One in two patients left with out of pocket expenses
Figures showing that half of all Australians are routinely left with out of pocket expenses for Medicare services show the need for proper indexation of Medicare rebates, the AMA says.
The Australian Institute of Health and Welfare (AIHW) last month released its Patients’ out-of-pocket spending on Medicare services, showing that in 2016-17, 10.9 million patients paid something from their own pockets toward their non-hospital services.
Health Minister Greg Hunt tried to counter the figures, pointing to a record bulk billing rate of 86.1 per cent.
But AMA President Dr Tony Bartone said that years of frozen Medicare rebates have taken their toll on the cost of providing health care.
“There is no doubt in our mind that obviously, the first and foremost thing the Government should do is actually have a Medicare rebate that reflects the cost of providing that care,” Dr Bartone told reporters in Parliament House.
“The rebate, at the moment, bears no comparison to the cost of providing that care. It is woefully inadequate.”
The bulk billing figures do not paint the full picture, he said, as only around two-thirds of patients have all their visits to a GP bulk billed.
The last Productivity Commission Report on Government Services 2018 showed that Australian Government total expenditure on GPs services per person grew by just 80 cents between 2015-16 and 2016-17 - from $370.60 to $371.40.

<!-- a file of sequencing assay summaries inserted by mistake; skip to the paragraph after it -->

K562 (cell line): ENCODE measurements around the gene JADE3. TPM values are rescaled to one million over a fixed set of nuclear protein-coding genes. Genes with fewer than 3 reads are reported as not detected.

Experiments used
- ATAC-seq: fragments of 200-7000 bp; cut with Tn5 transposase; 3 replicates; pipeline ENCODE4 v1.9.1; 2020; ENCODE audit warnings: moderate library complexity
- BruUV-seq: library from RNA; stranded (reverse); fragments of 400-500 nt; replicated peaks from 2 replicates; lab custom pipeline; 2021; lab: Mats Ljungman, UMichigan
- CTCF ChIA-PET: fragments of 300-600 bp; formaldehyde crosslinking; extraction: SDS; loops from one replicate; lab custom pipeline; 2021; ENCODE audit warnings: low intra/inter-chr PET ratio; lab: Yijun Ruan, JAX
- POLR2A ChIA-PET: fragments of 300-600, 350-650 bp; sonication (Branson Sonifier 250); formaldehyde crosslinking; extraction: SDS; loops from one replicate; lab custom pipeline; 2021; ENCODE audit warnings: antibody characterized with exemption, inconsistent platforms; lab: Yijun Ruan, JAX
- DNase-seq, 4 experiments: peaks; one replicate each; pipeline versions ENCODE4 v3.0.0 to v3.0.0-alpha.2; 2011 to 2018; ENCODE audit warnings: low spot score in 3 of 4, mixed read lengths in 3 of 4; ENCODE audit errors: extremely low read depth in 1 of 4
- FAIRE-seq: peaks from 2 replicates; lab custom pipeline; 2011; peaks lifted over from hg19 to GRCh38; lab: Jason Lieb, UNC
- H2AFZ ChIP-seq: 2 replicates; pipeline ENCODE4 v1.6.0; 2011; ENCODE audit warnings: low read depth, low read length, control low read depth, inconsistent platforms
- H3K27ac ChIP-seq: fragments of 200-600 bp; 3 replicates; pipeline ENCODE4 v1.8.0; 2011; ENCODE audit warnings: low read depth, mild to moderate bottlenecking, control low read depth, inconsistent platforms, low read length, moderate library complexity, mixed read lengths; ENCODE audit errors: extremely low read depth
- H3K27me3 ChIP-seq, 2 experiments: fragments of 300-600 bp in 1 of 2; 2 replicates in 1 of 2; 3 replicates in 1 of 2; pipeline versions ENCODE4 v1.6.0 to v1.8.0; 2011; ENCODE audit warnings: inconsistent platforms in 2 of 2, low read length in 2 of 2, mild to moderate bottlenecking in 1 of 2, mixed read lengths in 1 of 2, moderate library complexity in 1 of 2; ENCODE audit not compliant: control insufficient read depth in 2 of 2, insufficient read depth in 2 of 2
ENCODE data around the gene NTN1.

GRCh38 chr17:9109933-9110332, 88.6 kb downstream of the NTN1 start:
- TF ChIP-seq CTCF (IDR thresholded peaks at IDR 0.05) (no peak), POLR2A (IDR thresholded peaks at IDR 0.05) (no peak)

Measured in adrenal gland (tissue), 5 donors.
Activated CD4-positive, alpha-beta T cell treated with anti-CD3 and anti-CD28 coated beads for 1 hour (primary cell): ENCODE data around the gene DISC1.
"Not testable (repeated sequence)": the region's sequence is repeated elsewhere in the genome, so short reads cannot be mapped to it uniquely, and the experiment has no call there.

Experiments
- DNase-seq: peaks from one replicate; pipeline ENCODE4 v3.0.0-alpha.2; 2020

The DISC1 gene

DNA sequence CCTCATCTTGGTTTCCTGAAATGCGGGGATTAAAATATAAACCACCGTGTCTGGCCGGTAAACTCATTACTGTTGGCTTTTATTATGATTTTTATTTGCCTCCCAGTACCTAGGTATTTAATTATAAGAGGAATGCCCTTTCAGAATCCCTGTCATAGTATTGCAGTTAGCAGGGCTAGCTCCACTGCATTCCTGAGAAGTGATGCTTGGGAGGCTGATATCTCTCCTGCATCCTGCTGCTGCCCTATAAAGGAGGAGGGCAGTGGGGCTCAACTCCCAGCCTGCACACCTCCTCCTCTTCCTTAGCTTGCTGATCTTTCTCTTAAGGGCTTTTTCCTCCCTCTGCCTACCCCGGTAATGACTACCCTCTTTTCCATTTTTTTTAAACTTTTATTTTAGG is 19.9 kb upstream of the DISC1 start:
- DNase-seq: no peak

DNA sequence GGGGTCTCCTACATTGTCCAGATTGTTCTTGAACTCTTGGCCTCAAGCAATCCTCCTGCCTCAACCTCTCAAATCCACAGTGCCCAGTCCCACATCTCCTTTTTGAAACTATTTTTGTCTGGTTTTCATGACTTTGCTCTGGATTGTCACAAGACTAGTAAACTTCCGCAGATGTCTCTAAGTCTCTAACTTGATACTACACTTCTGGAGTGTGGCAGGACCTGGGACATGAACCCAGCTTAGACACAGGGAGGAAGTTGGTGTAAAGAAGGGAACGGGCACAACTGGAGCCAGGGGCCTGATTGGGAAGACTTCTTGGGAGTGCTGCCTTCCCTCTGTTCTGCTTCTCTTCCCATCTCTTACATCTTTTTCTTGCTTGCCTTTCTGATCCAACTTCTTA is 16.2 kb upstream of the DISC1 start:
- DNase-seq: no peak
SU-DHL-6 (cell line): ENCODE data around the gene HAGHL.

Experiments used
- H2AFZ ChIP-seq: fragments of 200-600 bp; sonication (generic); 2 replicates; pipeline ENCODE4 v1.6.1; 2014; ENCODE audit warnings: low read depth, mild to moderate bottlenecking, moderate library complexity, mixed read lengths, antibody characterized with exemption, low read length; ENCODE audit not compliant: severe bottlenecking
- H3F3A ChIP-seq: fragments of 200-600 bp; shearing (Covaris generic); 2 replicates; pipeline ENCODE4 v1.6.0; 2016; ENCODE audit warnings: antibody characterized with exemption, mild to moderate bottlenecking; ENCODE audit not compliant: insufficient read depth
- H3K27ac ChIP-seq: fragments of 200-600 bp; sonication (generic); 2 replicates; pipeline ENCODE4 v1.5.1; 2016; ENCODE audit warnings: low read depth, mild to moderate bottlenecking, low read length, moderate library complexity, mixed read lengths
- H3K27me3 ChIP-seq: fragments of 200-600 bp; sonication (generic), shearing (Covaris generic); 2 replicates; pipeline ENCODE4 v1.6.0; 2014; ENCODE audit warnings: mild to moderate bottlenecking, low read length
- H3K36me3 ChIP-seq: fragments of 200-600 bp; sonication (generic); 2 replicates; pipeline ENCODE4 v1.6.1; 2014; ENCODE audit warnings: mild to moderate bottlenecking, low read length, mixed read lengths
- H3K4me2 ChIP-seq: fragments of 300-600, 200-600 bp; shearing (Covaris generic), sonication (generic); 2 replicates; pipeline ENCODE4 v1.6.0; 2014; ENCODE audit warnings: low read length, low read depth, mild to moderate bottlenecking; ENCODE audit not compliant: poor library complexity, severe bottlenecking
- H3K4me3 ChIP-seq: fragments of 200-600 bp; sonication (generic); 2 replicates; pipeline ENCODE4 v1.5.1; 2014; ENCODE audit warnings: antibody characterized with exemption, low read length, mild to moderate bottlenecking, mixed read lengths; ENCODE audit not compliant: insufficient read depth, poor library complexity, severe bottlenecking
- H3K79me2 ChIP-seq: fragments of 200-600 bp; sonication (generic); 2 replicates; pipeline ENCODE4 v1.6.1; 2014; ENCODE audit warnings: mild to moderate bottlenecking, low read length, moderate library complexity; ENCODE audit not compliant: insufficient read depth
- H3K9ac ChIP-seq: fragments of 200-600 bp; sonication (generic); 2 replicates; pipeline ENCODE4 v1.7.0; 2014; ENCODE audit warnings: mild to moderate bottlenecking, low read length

“The fact that the AIHW report shows the median out of pocket cost was $142 per person, despite the Medicare Benefits Schedule (MBS) being frozen for five years, shows that doctors – be they GPs, other specialists, pathologists, or radiologists – try to limit out of pocket costs,” Dr Bartone said.
“When it comes to specialist treatment under private health insurance, Australian Prudential Regulatory Authority (APRA) figures show that more than 88 per cent of all procedures are performed with no out of pocket costs to patients, and a further 7 per cent are performed with an up-front gap of less than $500.
“While the current Government has commenced a slow thaw on indexation, it has not undone the damage of several years of freezing Medicare rebates that commenced in the 2013/14 Budget under Labor and was continued until recently by the Coalition.
“And we know that, for the most part, diagnostic imaging and pathology rebates will remain frozen, as they have for the past few decades.”
Dr Bartone predicted that health would continue to be a major vote changer at the impending federal election, due by May 2019.
“The Federal AMA is already putting together its health policy manifesto, and expects to work constructively with the major parties on policies that will ensure a sustainable, properly funded, and affordable health system for all Australians,” he said.
Published: 30 Aug 2018